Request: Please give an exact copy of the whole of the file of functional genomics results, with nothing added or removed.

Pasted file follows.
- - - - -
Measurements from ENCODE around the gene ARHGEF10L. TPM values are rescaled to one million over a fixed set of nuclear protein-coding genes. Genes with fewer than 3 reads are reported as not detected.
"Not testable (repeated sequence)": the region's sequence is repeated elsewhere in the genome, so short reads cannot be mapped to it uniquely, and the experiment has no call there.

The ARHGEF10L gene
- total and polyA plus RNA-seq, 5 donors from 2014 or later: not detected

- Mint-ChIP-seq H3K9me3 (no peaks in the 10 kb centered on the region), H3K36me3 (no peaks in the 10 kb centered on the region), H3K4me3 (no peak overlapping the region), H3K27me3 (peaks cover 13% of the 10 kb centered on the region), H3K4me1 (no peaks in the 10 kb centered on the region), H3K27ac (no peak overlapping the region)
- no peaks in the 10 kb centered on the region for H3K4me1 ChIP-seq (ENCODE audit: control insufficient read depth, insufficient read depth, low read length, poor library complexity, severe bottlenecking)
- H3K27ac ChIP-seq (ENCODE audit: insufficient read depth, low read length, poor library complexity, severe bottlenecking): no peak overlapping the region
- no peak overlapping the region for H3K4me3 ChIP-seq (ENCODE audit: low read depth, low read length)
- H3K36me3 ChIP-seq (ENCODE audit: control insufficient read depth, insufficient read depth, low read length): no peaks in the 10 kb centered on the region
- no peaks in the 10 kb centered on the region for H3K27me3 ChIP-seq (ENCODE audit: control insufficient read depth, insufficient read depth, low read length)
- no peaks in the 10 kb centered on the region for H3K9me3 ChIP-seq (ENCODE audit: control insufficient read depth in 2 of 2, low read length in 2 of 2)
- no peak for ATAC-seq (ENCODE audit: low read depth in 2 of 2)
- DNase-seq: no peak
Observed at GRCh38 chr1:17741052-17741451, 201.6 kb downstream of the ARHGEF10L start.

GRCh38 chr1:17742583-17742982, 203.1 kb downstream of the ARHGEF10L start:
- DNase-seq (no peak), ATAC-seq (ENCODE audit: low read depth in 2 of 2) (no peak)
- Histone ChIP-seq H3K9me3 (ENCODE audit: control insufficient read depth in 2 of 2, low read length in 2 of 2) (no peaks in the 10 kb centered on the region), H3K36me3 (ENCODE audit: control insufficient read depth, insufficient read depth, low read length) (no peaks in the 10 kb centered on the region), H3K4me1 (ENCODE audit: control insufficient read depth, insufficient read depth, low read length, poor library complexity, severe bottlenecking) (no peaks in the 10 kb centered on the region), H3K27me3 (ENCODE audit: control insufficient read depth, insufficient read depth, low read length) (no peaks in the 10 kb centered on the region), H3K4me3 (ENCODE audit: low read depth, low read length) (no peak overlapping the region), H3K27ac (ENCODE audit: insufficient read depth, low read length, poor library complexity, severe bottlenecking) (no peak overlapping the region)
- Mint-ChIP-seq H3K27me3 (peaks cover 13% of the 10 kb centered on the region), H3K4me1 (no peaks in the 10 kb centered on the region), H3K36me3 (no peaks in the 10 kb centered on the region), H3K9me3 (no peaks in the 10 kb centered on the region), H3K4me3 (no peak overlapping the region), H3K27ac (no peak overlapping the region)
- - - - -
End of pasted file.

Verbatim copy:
Measurements from ENCODE around the gene ARHGEF10L. TPM values are rescaled to one million over a fixed set of nuclear protein-coding genes. Genes with fewer than 3 reads are reported as not detected.
"Not testable (repeated sequence)": the region's sequence is repeated elsewhere in the genome, so short reads cannot be mapped to it uniquely, and the experiment has no call there.

The ARHGEF10L gene
- total and polyA plus RNA-seq, 5 donors from 2014 or later: not detected

- Mint-ChIP-seq H3K9me3 (no peaks in the 10 kb centered on the region), H3K36me3 (no peaks in the 10 kb centered on the region), H3K4me3 (no peak overlapping the region), H3K27me3 (peaks cover 13% of the 10 kb centered on the region), H3K4me1 (no peaks in the 10 kb centered on the region), H3K27ac (no peak overlapping the region)
- no peaks in the 10 kb centered on the region for H3K4me1 ChIP-seq (ENCODE audit: control insufficient read depth, insufficient read depth, low read length, poor library complexity, severe bottlenecking)
- H3K27ac ChIP-seq (ENCODE audit: insufficient read depth, low read length, poor library complexity, severe bottlenecking): no peak overlapping the region
- no peak overlapping the region for H3K4me3 ChIP-seq (ENCODE audit: low read depth, low read length)
- H3K36me3 ChIP-seq (ENCODE audit: control insufficient read depth, insufficient read depth, low read length): no peaks in the 10 kb centered on the region
- no peaks in the 10 kb centered on the region for H3K27me3 ChIP-seq (ENCODE audit: control insufficient read depth, insufficient read depth, low read length)
- no peaks in the 10 kb centered on the region for H3K9me3 ChIP-seq (ENCODE audit: control insufficient read depth in 2 of 2, low read length in 2 of 2)
- no peak for ATAC-seq (ENCODE audit: low read depth in 2 of 2)
- DNase-seq: no peak
Observed at GRCh38 chr1:17741052-17741451, 201.6 kb downstream of the ARHGEF10L start.

GRCh38 chr1:17742583-17742982, 203.1 kb downstream of the ARHGEF10L start:
- DNase-seq (no peak), ATAC-seq (ENCODE audit: low read depth in 2 of 2) (no peak)
- Histone ChIP-seq H3K9me3 (ENCODE audit: control insufficient read depth in 2 of 2, low read length in 2 of 2) (no peaks in the 10 kb centered on the region), H3K36me3 (ENCODE audit: control insufficient read depth, insufficient read depth, low read length) (no peaks in the 10 kb centered on the region), H3K4me1 (ENCODE audit: control insufficient read depth, insufficient read depth, low read length, poor library complexity, severe bottlenecking) (no peaks in the 10 kb centered on the region), H3K27me3 (ENCODE audit: control insufficient read depth, insufficient read depth, low read length) (no peaks in the 10 kb centered on the region), H3K4me3 (ENCODE audit: low read depth, low read length) (no peak overlapping the region), H3K27ac (ENCODE audit: insufficient read depth, low read length, poor library complexity, severe bottlenecking) (no peak overlapping the region)
- Mint-ChIP-seq H3K27me3 (peaks cover 13% of the 10 kb centered on the region), H3K4me1 (no peaks in the 10 kb centered on the region), H3K36me3 (no peaks in the 10 kb centered on the region), H3K9me3 (no peaks in the 10 kb centered on the region), H3K4me3 (no peak overlapping the region), H3K27ac (no peak overlapping the region)